Events You’ll Be Seeing A Lot Of
Some reoccurring events you might run into include, mouse, form, and key stroke events. For mouse there are events like “click”, “mouseenter”, “mouseleave”, and “mousemove”. Each of which is affected by your mouse pointers interaction with the pages element. As for forms we use them when we want to receive some kind of user input. This can come from a number of things like “submit”, “focus”, or “blur” all effecting the way the input is received. Lastly key stroke events are used to handle key pressing actions like using your curser to move up and down, or just showing when a specific key is being pressed. These events include “keydown”, “keyup”, and “keypress”.
Event Handlers verify user inputs or actions and run functions as soon as the event occurs. In the case of inline event handler we add the HTML element to the index.html file!
We added our “onclick” attribute in our button tag. Now we can access that value using the “changeText()”! In the second photo we see we can now change the value of the p tag by running the “changeText()” function. While this seems cool, it isn’t the most efficient way to organize our code. To maintain relevancy and to make sure all our code is organized together, we should avoid adding these events to our index.html.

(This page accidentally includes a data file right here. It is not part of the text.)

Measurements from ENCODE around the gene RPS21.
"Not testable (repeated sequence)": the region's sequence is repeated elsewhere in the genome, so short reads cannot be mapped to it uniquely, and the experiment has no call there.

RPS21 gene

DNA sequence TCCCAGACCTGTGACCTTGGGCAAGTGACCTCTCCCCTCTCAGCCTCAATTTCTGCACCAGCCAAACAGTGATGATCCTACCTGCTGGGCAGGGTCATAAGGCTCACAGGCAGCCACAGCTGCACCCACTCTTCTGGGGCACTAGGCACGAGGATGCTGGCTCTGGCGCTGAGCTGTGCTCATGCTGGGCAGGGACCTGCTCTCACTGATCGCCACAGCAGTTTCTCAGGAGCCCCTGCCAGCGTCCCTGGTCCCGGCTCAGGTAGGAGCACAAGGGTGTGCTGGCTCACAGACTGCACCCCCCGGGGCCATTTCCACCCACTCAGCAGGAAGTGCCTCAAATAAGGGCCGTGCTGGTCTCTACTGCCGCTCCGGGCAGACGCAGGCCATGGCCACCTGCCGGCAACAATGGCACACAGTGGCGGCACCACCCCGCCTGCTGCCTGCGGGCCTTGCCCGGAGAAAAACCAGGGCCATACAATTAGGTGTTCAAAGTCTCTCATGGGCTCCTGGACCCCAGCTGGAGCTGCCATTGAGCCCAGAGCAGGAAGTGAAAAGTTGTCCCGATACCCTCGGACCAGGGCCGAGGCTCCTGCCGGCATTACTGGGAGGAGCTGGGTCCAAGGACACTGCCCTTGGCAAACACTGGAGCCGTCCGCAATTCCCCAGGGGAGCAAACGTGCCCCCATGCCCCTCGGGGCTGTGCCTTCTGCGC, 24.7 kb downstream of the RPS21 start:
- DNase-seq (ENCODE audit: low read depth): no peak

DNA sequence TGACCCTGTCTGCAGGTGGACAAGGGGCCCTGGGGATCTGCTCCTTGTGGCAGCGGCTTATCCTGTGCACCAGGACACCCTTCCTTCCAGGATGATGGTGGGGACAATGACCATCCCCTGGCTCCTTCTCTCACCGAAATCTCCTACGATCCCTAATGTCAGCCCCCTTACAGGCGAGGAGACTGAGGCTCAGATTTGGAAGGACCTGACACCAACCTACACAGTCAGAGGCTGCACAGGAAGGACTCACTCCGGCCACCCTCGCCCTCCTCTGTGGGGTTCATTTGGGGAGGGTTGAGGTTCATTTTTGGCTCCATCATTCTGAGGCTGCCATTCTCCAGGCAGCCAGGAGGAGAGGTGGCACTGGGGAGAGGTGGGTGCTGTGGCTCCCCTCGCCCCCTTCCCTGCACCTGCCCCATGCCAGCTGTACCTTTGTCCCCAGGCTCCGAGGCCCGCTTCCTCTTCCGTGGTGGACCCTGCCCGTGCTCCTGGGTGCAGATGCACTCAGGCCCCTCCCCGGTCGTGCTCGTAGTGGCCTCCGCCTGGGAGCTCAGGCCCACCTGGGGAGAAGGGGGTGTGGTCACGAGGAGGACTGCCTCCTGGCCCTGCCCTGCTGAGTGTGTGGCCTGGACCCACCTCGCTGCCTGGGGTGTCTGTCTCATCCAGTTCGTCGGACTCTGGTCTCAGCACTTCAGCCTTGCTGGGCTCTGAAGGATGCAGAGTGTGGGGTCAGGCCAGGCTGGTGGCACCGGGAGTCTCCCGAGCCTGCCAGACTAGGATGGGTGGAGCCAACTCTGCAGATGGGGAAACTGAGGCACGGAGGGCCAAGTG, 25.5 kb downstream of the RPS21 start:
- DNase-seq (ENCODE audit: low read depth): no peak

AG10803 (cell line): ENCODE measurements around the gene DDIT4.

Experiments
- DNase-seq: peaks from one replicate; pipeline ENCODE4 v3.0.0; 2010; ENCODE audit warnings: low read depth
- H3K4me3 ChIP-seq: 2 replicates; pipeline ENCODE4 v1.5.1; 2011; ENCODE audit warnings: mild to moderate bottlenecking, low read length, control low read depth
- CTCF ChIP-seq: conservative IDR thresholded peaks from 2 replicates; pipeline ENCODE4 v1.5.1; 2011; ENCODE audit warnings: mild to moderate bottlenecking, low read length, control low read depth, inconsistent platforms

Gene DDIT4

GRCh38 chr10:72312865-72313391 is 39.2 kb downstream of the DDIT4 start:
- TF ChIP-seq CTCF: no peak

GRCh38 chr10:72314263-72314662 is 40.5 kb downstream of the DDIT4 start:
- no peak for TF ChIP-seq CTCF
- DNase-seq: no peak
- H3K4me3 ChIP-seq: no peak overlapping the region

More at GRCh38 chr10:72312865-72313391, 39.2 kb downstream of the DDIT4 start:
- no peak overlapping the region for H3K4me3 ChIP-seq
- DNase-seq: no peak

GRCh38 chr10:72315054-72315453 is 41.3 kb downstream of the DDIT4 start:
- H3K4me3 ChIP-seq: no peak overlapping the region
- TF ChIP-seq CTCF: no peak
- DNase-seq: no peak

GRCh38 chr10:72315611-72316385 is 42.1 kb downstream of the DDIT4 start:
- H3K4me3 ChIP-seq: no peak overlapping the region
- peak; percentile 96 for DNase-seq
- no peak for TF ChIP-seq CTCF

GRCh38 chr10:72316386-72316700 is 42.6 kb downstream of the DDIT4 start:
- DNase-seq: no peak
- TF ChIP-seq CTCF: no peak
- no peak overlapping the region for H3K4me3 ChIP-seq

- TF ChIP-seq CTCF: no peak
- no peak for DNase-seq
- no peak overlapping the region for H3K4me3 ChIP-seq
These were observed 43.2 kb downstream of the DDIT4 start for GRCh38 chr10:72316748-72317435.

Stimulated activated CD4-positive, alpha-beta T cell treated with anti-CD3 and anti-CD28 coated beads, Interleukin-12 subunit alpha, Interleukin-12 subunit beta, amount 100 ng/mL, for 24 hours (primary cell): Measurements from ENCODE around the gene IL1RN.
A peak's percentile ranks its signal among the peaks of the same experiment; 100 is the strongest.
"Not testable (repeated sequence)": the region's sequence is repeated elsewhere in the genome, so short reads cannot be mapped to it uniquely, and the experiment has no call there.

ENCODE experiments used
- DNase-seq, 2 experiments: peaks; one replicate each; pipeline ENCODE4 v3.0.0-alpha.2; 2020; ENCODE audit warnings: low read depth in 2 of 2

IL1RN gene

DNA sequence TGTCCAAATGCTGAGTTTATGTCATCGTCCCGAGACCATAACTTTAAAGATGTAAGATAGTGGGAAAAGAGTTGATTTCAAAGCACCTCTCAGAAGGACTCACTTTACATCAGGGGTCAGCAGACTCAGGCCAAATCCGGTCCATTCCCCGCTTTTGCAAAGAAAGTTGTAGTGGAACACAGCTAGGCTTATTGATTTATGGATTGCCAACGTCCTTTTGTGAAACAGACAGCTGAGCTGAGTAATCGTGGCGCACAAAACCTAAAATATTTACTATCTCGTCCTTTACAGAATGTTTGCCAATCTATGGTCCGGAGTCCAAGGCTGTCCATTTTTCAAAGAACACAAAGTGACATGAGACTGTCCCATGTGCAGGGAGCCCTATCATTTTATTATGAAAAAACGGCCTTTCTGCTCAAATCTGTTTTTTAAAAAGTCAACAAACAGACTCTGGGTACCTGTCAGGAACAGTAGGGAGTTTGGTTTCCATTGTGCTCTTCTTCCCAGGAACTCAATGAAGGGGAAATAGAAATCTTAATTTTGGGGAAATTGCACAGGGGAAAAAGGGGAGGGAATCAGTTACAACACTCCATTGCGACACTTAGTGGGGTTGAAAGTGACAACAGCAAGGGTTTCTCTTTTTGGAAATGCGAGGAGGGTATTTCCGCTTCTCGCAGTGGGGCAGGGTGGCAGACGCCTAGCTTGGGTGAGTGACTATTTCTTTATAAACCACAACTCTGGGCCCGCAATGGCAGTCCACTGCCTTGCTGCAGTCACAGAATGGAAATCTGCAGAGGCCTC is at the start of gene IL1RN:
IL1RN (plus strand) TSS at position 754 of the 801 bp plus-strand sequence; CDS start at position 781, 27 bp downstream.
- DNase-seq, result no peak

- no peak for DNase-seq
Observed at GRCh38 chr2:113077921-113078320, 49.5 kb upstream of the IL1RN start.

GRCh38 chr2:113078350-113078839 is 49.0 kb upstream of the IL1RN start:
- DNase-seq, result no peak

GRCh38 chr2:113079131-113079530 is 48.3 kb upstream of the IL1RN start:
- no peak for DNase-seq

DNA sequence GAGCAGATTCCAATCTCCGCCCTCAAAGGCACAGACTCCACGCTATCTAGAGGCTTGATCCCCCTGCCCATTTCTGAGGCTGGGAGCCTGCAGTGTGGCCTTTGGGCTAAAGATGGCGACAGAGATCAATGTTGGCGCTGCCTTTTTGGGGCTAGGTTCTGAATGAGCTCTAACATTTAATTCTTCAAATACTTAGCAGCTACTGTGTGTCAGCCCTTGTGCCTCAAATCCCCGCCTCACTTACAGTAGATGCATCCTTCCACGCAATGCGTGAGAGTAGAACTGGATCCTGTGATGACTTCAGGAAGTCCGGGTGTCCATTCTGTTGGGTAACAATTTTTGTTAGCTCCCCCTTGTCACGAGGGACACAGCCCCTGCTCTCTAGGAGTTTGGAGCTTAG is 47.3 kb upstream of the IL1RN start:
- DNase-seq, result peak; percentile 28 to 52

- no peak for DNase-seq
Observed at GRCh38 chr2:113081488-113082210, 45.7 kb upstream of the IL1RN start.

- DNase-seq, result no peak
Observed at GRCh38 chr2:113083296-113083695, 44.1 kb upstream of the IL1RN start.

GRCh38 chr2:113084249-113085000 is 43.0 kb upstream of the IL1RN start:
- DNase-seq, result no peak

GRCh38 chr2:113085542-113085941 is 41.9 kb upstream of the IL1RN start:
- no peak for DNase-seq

Event listeners “listen” for an event on the page, and use an “addEventListener()” method to look out for when the event occurs, as opposed to assigning it directly to the HTML element. Event listeners take in 2 parameter, the event and the callback function.
Heres a quick example of an Event listener! As a side note, I had a “p” tag in my HTML and thats what I am accessing in my call back function. The added benefit of using an event listener is that you can place multiple event listeners on the same element. Allowing for more functionality from a HTML element then if one is directly assigned to it.
Resources that are very helpful for creating events include:
HTML DOM addEventListener() Method
❮ Element Object Attach a click event to a element. When the user clicks on the button, output "Hello World" in a…